[dropcaps type=’normal’ font_size=’65’ color=’#ed145b’ background_color=” border_color=”]I[/dropcaps]If I (re) learned anything from Black Panther it’s that I’m Black first. I don’t mean I’m a woman second. I mean I don’t feel the need to fly my Trini/ Bajan flag and act as though that is somehow separate from Blackness. I don’t need to prioritize a narrative that suggests Africans and Black Americans, traumatized on both sides of the globe, will hate and misunderstand one another for all eternity. I don’t disparage my Southern fam for their dietary habits or the twang in their speech. I don’t go out of my way to separate myself from my cousins because they reside in the projects or cozy up to well-off relatives that I barely know.
Our differences matter
Our differences matter and should be contextualized for the sake of understanding each other and acknowledging the worst off of us within cis hetero white supremacist patriarchal capitalism, so that we may be one another’s champions, but don’t fucking trip.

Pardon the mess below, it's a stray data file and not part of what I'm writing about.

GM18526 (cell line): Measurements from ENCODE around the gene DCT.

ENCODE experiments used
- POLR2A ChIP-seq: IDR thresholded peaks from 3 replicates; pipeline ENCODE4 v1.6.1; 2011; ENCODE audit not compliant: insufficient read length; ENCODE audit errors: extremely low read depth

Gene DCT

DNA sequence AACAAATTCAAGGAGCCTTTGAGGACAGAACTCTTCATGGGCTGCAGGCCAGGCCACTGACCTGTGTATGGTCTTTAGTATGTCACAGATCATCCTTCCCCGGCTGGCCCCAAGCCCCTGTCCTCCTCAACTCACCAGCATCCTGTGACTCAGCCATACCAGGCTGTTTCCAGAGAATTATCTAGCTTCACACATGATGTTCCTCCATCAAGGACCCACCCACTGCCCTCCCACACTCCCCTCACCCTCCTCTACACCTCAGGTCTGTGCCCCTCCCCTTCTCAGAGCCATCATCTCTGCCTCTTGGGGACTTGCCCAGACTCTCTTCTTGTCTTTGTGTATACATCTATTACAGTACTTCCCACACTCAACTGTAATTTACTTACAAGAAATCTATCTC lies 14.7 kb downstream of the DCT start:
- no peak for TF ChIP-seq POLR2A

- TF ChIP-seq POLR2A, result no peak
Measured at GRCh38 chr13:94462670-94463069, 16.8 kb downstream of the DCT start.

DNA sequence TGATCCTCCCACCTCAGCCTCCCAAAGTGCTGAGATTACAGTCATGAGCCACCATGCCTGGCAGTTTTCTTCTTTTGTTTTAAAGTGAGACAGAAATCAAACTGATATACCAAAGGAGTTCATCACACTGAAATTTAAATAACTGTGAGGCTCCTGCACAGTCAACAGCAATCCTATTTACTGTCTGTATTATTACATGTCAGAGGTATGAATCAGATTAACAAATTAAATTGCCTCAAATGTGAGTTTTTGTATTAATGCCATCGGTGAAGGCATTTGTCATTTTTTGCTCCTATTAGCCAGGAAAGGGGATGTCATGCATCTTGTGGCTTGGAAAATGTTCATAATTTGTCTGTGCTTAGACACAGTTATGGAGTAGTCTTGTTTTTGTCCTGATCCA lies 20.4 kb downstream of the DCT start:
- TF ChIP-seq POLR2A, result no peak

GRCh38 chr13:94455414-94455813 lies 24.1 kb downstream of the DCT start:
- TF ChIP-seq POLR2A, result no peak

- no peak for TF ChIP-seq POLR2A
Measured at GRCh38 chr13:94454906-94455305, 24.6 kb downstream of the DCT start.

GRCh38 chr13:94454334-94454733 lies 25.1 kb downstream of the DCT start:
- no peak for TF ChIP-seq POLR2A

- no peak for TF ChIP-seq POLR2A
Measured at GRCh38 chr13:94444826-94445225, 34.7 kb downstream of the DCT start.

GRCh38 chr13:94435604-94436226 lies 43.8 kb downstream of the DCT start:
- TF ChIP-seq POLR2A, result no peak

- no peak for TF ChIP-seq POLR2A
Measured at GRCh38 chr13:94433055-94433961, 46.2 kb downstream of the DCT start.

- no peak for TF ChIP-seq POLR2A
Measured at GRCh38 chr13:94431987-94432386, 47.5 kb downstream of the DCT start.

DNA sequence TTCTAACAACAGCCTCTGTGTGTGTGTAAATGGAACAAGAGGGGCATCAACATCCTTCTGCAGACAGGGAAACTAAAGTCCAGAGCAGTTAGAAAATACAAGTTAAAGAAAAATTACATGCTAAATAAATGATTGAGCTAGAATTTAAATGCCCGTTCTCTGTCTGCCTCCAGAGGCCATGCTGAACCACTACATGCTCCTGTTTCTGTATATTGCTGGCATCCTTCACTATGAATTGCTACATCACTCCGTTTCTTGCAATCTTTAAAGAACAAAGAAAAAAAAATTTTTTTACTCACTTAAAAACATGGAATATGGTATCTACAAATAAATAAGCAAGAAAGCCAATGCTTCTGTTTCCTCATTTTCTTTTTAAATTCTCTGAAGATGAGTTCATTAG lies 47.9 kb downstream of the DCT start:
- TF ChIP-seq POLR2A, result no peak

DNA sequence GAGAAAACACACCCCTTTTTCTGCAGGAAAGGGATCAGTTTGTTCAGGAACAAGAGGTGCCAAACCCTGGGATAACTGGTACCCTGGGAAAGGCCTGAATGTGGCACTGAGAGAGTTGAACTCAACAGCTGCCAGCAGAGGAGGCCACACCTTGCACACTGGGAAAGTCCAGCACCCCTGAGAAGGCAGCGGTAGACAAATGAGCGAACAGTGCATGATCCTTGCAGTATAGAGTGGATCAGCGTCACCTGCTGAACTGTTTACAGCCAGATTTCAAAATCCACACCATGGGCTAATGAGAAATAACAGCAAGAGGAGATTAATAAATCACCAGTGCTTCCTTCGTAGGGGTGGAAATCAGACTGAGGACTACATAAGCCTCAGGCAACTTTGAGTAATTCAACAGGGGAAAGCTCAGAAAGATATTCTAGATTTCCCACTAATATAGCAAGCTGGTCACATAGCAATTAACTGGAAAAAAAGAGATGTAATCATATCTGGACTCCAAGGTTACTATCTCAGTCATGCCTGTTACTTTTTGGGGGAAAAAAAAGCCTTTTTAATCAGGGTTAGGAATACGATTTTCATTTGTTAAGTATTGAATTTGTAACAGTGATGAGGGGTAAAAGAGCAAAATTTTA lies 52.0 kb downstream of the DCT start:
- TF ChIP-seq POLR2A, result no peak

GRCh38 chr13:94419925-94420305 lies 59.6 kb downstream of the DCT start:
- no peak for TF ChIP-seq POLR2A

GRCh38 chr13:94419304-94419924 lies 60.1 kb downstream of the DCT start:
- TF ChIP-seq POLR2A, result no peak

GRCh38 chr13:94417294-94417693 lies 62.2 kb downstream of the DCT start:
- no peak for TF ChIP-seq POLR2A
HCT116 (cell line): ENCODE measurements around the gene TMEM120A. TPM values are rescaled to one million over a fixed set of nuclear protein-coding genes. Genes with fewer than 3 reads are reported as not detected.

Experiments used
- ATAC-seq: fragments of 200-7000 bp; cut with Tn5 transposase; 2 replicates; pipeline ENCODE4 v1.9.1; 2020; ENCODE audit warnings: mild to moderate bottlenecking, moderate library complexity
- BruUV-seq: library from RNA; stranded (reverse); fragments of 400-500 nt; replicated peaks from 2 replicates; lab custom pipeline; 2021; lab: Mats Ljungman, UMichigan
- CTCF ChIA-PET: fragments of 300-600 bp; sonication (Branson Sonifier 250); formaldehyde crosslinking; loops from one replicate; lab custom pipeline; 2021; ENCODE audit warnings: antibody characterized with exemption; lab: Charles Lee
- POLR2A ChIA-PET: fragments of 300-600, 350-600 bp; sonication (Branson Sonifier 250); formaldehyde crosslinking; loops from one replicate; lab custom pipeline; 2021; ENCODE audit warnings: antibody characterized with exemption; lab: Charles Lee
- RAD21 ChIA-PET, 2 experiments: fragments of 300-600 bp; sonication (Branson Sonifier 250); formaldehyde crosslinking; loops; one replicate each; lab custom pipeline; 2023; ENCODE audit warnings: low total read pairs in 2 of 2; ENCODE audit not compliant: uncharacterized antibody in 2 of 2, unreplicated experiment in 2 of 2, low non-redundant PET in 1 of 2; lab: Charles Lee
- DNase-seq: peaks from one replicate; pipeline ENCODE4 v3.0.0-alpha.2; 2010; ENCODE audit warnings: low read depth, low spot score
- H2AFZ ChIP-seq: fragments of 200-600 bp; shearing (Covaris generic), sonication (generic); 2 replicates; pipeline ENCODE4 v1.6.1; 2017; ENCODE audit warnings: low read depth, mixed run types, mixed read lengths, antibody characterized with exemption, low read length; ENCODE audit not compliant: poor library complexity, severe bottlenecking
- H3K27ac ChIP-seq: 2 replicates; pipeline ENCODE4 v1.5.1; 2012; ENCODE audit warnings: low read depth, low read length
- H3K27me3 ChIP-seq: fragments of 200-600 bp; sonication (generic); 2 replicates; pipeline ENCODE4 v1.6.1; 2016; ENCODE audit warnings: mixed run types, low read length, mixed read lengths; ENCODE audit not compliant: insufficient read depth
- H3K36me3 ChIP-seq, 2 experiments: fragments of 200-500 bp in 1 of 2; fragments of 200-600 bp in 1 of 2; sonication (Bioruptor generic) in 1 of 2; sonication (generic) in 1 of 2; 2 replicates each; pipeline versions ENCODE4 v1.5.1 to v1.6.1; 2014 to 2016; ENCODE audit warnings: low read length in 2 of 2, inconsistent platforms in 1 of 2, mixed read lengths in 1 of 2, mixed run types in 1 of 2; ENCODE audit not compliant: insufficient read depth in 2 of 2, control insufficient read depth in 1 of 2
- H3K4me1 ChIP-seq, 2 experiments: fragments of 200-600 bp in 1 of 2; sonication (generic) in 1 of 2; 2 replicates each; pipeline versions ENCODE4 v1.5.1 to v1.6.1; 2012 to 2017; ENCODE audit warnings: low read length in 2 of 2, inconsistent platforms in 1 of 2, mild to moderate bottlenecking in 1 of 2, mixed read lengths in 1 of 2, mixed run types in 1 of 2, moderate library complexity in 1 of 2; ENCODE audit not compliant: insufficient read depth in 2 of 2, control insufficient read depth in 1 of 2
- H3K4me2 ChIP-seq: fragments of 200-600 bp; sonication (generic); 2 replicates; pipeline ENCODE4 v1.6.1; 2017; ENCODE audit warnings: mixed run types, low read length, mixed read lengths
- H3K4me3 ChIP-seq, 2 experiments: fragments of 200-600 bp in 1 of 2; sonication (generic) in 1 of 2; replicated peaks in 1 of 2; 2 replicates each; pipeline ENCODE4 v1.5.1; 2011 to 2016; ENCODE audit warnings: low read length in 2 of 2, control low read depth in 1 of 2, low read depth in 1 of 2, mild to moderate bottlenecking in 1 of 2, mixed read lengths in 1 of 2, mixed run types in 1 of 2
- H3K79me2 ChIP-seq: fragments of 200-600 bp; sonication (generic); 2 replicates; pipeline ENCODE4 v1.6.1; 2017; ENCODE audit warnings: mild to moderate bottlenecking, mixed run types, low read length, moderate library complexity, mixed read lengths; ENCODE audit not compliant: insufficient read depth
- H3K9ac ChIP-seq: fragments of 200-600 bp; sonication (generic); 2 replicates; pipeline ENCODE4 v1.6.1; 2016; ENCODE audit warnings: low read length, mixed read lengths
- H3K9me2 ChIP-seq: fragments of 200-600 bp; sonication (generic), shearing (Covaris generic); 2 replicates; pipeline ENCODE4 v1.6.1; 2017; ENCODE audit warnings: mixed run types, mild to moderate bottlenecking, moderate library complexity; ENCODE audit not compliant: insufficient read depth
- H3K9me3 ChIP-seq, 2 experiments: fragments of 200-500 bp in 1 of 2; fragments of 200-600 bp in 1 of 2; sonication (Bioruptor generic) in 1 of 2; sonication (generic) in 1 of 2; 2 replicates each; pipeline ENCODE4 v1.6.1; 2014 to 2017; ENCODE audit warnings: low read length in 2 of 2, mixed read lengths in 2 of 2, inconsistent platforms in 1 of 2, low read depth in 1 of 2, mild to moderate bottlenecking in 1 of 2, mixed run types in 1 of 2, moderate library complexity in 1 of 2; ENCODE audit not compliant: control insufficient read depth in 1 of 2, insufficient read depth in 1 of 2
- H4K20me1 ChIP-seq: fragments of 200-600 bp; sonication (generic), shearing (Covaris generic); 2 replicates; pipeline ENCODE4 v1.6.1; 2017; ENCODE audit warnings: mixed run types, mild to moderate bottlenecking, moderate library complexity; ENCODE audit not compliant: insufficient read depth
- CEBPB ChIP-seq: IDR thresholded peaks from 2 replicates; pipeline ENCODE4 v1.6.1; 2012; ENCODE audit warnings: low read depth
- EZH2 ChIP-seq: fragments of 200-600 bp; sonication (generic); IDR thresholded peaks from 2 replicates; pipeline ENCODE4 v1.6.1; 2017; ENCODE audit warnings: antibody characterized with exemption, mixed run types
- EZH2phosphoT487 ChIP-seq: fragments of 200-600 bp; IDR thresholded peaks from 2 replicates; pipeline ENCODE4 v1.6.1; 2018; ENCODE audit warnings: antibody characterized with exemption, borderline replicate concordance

Black is Black is Black
Wakandans in Oakland would get the same treatment as the folks who live there and that’s what too many of us still don’t understand.
So like Wakanda forever
But you live in gentrified Brooklyn and the Dora Milaje can’t save your ass when them white People call the cops.
We need each other
If our ultimate goal is to ensure no child ever grows up under the conditions that created Erick Killmonger, at SOME point we have to realize we need each other and that access for some will never mean equity for all.
I keep seeing shady posts about how we could have built Wakanda instead of paying to see a movie about it but the gag is there are microcosms of Wakandan creativity, leadership and innovation as well as Killmonger’s self-determination in every ‘urban’ city. The ‘feel good’ posts we share are the norm, not anomalies, they just don’t all get any traction or publicity.
To my Wakandans in spirit and my Killmongers in strategy (minus the misogynoir of course), keep going.
About the author
Tajh Sutton is a teaching artist, Published Author and noted speaker with a focus on Black Women, our children, feminism and communal mental health. Check her out at TajhSutton.com
All images courtesy of Marvel.